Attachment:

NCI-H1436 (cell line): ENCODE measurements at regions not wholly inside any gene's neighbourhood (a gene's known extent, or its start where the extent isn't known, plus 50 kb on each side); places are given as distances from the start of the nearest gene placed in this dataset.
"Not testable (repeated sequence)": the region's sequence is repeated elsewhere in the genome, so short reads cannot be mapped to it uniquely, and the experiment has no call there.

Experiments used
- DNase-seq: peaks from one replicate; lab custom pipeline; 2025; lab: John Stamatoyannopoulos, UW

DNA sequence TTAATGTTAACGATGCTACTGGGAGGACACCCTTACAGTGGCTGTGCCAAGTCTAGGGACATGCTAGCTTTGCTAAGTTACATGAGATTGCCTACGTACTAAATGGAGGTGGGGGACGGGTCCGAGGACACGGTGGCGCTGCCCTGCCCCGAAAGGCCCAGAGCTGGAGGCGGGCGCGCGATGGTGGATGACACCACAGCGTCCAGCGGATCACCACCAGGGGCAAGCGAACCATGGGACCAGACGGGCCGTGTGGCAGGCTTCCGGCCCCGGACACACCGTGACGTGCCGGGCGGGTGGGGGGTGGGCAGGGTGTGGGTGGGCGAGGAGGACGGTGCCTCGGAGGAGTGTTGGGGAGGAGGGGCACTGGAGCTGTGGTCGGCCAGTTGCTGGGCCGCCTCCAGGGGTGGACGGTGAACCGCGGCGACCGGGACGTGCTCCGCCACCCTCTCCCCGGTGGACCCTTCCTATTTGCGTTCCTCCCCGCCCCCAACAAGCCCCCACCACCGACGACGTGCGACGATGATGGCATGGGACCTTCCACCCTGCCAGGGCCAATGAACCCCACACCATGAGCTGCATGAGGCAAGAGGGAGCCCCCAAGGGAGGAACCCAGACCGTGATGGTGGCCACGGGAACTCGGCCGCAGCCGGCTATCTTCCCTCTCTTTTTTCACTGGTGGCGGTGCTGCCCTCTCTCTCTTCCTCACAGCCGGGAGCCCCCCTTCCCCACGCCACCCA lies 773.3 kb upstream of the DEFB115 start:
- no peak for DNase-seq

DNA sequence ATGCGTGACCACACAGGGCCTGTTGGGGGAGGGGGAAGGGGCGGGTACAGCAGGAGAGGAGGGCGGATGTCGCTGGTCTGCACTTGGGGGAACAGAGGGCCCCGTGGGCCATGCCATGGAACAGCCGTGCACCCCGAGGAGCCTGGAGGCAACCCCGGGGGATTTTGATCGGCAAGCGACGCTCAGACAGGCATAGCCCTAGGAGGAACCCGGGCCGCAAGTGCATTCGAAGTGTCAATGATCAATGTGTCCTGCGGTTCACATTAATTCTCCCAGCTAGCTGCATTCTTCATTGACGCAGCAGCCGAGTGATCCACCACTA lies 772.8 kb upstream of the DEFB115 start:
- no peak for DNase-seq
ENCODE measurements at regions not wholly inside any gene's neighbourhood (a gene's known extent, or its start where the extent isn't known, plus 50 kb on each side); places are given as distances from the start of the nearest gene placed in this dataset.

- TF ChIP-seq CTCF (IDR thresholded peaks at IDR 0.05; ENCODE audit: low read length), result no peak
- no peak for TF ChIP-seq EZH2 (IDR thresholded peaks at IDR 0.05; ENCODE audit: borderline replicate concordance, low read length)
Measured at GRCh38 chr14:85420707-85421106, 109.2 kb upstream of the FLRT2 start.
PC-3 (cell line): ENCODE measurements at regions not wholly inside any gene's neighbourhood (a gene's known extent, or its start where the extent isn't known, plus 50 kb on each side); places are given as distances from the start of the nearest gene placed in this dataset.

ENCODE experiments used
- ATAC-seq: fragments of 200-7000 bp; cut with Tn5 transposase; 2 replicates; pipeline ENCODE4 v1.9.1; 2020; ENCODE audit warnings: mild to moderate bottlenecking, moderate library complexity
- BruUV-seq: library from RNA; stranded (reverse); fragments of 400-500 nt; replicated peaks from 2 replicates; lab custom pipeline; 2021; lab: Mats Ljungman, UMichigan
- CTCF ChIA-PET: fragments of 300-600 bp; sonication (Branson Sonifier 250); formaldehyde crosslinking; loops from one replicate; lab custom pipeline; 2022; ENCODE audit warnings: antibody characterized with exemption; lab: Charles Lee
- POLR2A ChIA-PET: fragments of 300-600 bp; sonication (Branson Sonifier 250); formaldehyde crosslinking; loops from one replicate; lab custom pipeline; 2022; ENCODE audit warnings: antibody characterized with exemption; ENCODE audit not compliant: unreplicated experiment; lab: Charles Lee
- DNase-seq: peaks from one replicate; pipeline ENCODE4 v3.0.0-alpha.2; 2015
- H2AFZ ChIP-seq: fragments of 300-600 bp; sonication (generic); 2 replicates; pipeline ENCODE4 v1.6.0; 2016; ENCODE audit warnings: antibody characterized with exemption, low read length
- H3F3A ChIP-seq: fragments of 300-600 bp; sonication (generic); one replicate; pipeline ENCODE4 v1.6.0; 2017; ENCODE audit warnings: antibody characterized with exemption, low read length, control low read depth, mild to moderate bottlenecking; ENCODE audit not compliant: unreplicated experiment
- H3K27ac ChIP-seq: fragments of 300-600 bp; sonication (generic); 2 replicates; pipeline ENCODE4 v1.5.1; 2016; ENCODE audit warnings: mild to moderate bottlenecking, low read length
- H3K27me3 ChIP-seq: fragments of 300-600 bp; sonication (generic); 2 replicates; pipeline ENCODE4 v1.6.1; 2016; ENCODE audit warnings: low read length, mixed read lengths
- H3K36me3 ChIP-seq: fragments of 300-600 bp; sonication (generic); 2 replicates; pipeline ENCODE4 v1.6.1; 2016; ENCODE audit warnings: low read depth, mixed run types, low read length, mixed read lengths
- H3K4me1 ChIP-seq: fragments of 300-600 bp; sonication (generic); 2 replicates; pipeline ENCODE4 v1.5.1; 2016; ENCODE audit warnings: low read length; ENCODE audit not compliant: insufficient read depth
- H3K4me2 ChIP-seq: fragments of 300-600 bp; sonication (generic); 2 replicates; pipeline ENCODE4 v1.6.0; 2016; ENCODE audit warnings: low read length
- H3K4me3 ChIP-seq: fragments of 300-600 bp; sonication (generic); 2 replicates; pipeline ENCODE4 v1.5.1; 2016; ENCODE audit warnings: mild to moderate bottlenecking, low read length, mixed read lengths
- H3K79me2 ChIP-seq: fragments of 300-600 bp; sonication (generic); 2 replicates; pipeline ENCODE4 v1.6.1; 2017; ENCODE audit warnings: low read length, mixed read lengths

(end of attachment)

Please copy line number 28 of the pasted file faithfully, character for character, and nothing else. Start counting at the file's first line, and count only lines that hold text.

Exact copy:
- H3K79me2 ChIP-seq: fragments of 300-600 bp; sonication (generic); 2 replicates; pipeline ENCODE4 v1.6.1; 2017; ENCODE audit warnings: low read length, mixed read lengths